The Bishop that I knew that did this would bless, then do a double "shake" with the clergy.  He would give them his hand, and they would put theirs in his, and then with their other hand they would embrace it.   Probably just a Bishop preference.
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« Reply #28 on: June 10, 2011, 02:17:48 PM »

Greetings in that Divine and Most Precious Name of Our Lord and Savior Jesus Christ!

Yes, kissing priests/Bishops hands is normal in Orthodox.  In the Ethiopian Orthodox we kiss the clergy's hands under these circumstances

Firstly, any ranking Bishop/Abbot/Patriarch as he is the seat of our Apostolic Authority, and all ordination comes from the laying of his hands, so we kiss these hands in the reverence of the Apostolic Succession of the Holy Spirit which we receive literally at the Bishop's hand.

Secondly, we kiss the hands of the priests who celebrate the Divine Liturgy because their hands have held the Body and Blood of Our Lord and are thus consecrated.

Thirdly, out of humility and filial love for the clergy, in these contexts it is an endearment to our personal priests more so than a genuflection, just as we Christians may kiss the cheeks or shoulders of our dearer friends and family.

Within Ethiopian Orthodox our priests practice an interesting kind of systematic humility.  The assumed leading priests often do not jump right up to lead prayers or the Dismissal Blessings, rather several priests will shyly shuffle amongst themselves pulling at each other to persuade the other to take the lead.  It becomes almost a kind of dance sometimes, as they rotate and shuffle.  IT is not avoiding responsibility, rather it is a personal display between priests of both their reverence and friendship for each other and also their willingness not to take the spotlight, rather to humbly pray in the back almost as if  laity.  Within Ethiopian Orthodox the priests have such a special role in our community that it is refreshing to see that they do not in fact lord over the laity, rather they are as meek and humble about it as anyone else.  Other times, as odd as it seems, it almost looks like stage fright, though as a musician I can attest that after years of public service and public performances, stage fright goes away, so surely these priests who have led for years are not nervous, more so humble and above all else rigidly sincere.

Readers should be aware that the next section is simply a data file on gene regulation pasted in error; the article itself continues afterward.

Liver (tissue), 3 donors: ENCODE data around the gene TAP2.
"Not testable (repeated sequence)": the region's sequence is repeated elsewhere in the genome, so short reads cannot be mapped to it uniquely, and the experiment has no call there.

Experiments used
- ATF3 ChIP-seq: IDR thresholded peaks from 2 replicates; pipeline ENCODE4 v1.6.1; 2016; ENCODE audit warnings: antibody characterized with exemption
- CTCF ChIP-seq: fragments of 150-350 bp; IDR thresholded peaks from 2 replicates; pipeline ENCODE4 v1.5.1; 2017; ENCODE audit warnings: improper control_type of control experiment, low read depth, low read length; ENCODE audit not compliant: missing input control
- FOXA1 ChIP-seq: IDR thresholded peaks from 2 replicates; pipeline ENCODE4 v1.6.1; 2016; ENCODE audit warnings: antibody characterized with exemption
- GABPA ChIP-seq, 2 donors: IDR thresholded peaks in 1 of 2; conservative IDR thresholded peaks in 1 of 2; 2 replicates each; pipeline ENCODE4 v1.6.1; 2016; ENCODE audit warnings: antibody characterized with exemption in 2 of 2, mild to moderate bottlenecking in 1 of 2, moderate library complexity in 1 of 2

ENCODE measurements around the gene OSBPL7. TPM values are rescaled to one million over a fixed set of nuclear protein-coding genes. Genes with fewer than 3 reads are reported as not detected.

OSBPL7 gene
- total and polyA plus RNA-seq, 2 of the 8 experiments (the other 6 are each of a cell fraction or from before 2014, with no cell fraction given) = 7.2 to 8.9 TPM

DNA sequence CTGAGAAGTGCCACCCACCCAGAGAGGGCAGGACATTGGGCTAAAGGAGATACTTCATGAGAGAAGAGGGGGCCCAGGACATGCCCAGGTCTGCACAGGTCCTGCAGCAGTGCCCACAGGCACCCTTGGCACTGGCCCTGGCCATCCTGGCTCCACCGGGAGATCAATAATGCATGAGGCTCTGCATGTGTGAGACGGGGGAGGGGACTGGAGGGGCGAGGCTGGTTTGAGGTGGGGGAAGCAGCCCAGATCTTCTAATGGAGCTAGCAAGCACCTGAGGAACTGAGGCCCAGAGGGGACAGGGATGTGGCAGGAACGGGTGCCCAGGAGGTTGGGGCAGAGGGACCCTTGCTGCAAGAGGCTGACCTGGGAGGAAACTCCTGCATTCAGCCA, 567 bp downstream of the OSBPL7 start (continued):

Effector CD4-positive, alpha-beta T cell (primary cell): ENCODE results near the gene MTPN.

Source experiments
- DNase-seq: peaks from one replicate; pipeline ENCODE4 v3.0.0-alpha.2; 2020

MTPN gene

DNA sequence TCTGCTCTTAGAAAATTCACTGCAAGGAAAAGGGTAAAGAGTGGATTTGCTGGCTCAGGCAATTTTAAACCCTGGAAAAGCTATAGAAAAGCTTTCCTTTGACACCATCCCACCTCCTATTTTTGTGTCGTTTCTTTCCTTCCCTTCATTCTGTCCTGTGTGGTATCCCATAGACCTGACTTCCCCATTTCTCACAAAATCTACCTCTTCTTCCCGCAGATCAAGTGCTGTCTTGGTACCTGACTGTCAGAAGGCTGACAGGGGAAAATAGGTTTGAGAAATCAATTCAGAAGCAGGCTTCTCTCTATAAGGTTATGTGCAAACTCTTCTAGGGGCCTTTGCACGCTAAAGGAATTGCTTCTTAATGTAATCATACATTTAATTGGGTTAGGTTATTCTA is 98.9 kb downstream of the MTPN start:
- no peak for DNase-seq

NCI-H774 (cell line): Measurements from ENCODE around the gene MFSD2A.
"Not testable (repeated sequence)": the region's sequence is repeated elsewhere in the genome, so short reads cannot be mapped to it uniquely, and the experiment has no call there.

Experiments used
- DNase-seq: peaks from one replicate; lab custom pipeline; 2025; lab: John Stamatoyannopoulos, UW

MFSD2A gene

stay blessed,
habte selassie